The Case of the Recalcitrant Customer

Over on the ScrumDevelopment yahoo group, a ScrumMaster reported problems getting the Product Owner fully involved in the development process. Part of the problem is that the Product Owner isn’t co-located with the development team. The physical distance will certainly make participation more difficult, and less sure. That’s something to work on.

The Product Owner is not following the “rules” of Scrum, and this is frustrating the ScrumMaster. He’s likely right that playing the game by the rules will benefit everyone. He asks for advice on how to handle the situation. (Continued)

Just one of those things

I’ve been neglecting this blog, lately, partly because I’ve been busy working on a software development process assessment for a client. In doing this, one of the meetings I observed was a post mortem of a release failure. The developers involved noted that they’d seen some connection drops by the webserver on the integration environment. The developers, however, didn’t trust that the integration environment adequately represented the production environment. They’d seen a similar problem some months prior, and didn’t know if anyone had fixed it. Therefore they didn’t know whether these problems were the result of the code they were deploying, or, as one developer put it, “just one of those things.” (Continued)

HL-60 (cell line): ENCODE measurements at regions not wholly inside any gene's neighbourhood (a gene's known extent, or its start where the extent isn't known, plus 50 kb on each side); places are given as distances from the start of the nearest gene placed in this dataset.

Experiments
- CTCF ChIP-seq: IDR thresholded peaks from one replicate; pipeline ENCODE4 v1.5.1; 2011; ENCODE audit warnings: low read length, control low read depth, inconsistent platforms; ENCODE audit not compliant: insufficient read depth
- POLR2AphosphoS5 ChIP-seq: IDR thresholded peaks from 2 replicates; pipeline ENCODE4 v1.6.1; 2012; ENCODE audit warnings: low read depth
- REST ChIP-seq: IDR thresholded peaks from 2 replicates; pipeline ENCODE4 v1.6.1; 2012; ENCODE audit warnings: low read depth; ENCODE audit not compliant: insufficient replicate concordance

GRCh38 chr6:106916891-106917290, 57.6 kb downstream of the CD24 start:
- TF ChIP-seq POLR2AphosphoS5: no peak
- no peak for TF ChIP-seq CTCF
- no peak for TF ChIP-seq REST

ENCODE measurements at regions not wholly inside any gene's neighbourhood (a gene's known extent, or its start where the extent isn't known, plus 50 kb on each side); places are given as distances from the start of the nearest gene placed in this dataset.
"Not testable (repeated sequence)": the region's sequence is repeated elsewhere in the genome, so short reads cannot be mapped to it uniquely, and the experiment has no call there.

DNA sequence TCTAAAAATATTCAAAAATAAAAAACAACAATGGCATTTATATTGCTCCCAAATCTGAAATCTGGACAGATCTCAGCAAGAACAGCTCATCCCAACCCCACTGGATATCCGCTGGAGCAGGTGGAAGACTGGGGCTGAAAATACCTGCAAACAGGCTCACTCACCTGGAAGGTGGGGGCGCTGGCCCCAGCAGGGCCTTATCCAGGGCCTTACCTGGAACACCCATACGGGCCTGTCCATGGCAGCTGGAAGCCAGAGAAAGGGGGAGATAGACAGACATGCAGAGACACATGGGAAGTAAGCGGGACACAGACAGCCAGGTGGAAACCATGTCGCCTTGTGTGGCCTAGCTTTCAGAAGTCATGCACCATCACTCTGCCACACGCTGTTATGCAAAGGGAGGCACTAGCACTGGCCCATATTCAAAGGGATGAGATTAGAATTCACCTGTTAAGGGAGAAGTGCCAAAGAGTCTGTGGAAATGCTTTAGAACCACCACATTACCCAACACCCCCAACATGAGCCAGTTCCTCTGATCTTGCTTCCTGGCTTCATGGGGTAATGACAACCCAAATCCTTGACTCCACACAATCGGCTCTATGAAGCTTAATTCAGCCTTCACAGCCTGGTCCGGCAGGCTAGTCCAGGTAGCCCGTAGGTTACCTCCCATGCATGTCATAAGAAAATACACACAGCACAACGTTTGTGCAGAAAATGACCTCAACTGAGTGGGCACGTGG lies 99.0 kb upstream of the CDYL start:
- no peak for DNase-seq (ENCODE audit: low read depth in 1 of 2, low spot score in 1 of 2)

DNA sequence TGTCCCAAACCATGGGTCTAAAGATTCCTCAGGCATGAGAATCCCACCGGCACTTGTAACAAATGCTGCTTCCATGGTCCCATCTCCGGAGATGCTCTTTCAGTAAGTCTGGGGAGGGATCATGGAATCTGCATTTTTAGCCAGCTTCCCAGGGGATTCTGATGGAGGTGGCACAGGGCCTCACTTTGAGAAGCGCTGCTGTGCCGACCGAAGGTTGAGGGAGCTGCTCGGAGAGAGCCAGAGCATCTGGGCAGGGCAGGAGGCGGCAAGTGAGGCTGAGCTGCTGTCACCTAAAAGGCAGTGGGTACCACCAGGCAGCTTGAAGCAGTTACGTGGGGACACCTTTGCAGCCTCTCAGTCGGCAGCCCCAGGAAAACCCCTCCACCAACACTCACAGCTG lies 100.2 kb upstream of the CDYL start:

Bearing in mind that there are many factors of which I am unaware.

Last week I was corresponding with Esther Derby on the use of the Prime Directive in retrospectives, and how some people express difficulty in accepting it. She followed up that discussion with an excellent post on the topic, where she lists many reasons why someone may be doing their best under the circumstances, though not doing their peak work. When I saw that, I shelved the article I’d been writing on the topic. It’s remained on my mind, however, and I still have a bit to say about it.

Regardless of what we discover, we understand and truly believe that everyone did the best job they could, given what they knew at the time, their skills and abilities, the resources available, and the situation at hand.

— Norm Kerth, Project Retrospectives: A Handbook for Team Reviews